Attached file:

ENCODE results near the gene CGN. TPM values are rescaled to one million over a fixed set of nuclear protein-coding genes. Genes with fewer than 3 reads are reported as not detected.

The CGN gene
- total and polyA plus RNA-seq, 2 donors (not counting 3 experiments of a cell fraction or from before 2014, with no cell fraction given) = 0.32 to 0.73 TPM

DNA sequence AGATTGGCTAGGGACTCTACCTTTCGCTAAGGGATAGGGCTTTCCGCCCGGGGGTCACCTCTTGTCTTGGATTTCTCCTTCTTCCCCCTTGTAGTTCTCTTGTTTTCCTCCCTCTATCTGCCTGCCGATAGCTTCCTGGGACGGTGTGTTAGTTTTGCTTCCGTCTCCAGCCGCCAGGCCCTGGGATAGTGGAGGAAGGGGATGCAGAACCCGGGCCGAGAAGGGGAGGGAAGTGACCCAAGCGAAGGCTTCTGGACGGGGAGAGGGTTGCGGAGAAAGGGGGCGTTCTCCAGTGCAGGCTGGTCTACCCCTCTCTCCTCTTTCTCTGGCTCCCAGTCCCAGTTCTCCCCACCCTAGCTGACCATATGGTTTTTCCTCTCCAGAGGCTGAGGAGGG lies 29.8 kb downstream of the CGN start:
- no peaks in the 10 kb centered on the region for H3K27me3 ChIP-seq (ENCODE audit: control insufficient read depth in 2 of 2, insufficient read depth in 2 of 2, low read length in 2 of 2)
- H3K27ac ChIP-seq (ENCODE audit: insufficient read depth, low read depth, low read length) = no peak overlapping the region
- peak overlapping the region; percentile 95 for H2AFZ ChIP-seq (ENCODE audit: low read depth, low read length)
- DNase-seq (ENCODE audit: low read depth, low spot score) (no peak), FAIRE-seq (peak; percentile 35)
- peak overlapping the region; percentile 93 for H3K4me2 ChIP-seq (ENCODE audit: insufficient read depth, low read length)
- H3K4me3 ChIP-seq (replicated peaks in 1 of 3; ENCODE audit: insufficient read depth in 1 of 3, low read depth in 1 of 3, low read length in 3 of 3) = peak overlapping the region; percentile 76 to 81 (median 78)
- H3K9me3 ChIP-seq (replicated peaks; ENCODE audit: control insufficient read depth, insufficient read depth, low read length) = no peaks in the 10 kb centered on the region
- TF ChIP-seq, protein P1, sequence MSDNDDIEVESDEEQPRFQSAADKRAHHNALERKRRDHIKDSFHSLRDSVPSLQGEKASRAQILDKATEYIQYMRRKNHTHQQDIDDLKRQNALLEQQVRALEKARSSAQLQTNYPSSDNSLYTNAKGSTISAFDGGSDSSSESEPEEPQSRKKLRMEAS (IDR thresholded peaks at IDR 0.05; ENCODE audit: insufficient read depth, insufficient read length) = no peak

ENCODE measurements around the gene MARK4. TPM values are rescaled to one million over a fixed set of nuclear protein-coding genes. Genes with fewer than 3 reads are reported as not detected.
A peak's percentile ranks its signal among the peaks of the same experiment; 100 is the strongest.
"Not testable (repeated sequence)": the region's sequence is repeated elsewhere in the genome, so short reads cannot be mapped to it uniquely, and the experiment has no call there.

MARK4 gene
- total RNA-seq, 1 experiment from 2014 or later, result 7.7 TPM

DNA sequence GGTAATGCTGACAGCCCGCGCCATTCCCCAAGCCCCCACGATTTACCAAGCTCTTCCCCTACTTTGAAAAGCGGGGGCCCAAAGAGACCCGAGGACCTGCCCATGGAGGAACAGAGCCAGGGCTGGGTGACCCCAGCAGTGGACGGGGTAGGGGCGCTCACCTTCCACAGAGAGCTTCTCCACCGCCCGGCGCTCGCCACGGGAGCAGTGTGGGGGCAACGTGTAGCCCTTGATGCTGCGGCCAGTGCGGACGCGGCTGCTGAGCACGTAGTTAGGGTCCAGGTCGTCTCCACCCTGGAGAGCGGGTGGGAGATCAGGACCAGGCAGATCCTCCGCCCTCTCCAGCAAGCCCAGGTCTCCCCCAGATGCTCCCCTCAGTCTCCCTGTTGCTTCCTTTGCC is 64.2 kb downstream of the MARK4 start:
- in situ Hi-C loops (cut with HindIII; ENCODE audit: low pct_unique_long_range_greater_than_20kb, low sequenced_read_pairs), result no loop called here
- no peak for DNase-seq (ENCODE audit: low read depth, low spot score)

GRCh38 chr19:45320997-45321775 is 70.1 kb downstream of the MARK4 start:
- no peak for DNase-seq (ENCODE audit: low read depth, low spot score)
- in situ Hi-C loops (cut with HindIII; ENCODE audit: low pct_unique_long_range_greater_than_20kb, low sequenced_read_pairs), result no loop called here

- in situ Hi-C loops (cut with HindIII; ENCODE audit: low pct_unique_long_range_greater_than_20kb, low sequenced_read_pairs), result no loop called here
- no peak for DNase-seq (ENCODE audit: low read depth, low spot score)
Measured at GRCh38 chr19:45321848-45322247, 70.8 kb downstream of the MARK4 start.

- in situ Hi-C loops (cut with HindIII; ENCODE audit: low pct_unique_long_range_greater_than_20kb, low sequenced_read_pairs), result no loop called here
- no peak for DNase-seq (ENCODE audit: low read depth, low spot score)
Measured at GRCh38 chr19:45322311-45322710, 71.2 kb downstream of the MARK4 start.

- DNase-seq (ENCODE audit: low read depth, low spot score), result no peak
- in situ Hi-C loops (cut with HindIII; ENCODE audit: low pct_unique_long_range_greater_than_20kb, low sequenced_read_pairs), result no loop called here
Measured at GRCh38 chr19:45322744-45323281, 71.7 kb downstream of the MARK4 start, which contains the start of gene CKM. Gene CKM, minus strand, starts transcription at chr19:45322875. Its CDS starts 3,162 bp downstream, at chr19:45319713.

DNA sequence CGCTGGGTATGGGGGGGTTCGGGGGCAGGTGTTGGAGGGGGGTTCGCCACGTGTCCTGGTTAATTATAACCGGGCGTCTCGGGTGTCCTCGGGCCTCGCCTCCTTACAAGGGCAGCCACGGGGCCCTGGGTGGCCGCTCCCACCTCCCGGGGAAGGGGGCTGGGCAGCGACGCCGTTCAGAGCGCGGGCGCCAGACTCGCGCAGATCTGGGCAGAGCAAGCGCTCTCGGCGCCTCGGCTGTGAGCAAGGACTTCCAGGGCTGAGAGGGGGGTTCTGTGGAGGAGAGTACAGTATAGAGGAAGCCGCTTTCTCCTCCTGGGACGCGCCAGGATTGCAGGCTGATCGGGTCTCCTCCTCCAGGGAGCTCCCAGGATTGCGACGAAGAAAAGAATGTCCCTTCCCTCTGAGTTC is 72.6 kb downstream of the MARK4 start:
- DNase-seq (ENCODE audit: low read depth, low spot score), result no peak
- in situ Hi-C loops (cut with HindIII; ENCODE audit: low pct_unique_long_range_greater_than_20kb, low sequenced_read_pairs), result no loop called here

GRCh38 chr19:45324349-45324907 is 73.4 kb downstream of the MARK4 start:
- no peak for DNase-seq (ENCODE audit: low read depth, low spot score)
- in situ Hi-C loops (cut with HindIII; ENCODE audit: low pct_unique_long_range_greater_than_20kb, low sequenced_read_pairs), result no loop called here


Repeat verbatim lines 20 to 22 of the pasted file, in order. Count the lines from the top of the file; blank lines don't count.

- no peak for DNase-seq (ENCODE audit: low read depth, low spot score)

GRCh38 chr19:45320997-45321775 is 70.1 kb downstream of the MARK4 start:
- no peak for DNase-seq (ENCODE audit: low read depth, low spot score)